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Does the spring constant of rubber affect the rate at which it cools?

  1. Mar 24, 2013 #1
    Does the spring constant of a piece of rubber affect its rate of cooling constant 'k' ?

    1) Is there any formula, any proven relationship?

    2) If there isn't, would investigating it make any sense? Or would it end up being a waste of time as the two variables are totally unrelated?
    Is there a possibility of a relationship between the two.

    3)I am not sure, but when I asked this to someone, I was told to read something about hysteresis (don't know if I spelt it right!). What is it? I couldn't understand anything I read about it? And could it possibly answer my question?
  2. jcsd
  3. Mar 24, 2013 #2


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    I don't see any reason to expect any dependence. Both might be correlated with the density of rubber, but that is like asking for a correlation with the market price... sure, you will find some, but not because of a physical relation. In addition, spring constants for rubber are not well-defined, and a material property, whereas k depends on the shape and size of your material.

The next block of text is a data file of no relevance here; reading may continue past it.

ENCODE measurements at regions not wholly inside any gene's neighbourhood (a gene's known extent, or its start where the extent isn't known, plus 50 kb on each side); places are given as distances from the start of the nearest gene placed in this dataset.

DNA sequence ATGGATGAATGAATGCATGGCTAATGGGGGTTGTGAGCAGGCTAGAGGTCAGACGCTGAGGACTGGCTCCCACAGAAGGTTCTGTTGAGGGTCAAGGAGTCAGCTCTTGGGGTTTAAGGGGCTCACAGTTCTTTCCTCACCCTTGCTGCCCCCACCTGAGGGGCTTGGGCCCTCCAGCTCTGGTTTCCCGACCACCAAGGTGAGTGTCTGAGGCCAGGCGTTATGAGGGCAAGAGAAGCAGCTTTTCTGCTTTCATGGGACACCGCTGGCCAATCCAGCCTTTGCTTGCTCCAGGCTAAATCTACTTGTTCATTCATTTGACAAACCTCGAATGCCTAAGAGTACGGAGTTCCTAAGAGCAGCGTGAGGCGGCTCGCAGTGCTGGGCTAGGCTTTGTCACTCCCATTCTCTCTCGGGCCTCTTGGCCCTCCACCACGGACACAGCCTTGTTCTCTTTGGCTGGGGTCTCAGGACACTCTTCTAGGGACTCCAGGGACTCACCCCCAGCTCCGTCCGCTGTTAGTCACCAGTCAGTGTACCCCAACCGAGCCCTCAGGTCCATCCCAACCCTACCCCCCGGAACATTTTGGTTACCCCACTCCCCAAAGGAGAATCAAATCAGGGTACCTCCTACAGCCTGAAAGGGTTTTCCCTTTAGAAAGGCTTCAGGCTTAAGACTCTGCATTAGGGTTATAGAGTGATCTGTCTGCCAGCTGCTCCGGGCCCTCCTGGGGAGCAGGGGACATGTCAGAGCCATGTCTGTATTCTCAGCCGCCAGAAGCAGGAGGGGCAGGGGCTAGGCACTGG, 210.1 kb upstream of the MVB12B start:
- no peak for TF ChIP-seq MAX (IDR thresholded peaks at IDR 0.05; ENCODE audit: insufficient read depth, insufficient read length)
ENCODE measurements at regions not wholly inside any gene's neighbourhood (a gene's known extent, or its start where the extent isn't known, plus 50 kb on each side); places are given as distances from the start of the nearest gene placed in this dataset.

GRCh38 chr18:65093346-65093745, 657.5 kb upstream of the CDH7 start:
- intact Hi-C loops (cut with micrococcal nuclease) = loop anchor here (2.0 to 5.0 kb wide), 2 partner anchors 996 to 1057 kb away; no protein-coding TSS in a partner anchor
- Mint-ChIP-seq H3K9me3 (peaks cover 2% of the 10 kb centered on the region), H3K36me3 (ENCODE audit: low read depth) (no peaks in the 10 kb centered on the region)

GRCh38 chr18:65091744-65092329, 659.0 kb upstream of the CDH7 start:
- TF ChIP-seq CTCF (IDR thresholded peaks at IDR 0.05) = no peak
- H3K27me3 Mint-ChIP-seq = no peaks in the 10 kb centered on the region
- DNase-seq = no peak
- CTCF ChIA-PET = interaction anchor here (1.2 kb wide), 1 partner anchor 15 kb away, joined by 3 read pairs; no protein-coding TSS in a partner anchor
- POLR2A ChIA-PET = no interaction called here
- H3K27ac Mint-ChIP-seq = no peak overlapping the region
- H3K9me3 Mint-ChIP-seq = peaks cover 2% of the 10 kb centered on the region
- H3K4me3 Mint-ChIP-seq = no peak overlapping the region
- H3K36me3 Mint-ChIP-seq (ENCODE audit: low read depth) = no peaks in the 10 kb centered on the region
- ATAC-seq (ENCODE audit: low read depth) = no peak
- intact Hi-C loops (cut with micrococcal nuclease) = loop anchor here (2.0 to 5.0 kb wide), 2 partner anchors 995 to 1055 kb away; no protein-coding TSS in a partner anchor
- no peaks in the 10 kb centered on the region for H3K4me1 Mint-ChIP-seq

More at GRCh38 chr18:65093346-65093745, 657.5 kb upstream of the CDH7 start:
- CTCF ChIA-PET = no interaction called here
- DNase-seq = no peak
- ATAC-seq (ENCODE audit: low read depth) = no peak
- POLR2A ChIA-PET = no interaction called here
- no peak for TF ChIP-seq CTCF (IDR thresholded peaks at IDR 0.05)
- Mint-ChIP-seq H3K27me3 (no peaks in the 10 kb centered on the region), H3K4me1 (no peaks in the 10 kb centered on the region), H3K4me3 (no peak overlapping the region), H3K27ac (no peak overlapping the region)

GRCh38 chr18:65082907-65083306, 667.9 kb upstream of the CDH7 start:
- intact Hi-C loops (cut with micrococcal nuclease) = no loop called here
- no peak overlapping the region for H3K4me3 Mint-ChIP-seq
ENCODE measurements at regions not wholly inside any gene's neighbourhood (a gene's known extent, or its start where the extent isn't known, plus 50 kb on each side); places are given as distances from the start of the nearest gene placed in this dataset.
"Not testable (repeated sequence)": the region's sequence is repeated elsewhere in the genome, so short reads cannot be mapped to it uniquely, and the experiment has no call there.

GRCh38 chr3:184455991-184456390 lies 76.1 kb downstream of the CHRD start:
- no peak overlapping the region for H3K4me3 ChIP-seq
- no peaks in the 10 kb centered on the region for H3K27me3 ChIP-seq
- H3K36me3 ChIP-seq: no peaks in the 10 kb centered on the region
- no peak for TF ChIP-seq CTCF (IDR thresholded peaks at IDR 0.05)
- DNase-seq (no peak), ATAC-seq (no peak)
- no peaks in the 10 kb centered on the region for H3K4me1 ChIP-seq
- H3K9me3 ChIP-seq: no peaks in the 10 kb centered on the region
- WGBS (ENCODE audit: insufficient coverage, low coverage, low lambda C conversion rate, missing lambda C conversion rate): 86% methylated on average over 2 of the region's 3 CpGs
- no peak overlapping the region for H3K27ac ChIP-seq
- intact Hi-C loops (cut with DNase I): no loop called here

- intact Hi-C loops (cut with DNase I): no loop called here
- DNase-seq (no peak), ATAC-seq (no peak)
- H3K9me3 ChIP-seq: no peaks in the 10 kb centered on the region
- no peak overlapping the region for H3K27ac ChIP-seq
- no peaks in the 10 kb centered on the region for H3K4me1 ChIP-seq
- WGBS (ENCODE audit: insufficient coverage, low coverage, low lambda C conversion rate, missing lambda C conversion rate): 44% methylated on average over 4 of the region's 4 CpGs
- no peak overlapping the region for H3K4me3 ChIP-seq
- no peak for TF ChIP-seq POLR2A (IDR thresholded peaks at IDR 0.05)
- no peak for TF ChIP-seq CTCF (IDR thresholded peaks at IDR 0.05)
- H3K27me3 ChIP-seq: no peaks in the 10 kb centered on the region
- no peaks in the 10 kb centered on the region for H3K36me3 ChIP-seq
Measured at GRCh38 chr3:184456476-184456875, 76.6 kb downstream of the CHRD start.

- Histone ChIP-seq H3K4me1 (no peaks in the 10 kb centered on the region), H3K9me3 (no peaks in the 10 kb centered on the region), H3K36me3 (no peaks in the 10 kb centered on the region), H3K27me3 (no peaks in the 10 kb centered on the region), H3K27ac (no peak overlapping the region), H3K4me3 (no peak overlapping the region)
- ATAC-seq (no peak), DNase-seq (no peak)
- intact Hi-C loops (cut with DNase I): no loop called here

4. Mar 24, 2013 #3
    Okay, so ...

    yes, I know that the spring constant for a piece rubber is defined only over a very small range, it reaches elastic limit very soon. Therefore, the original s.constant will be considered.

    Is there any other variable that has a closer connection with spring constant that I could investigate?
  5. Mar 24, 2013 #4


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    The k factor in the Newton cooling equation and k factor denoting spring constant are coincidentally using the same letter for representation. As far as I know, there is no relationship between the two properties. Like most formulas, one can use different letters to represent different quantities, as long as it is understood which quantity goes with which letter.
  6. Mar 24, 2013 #5


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    It seems a plausible speculation (at least to somebody like me who knows a bit about continuum mechanics and heat transfer but nothing much about chemistry) that the elastic behavior and thermal properties of rubber would both be related to its behaviour at the molecular level, i.e. the way the long chain molecules "uncoil", and/or are intertwined with each other.

    But I have no idea whether this has already been studied, or what the conclusions were if it has been studied.
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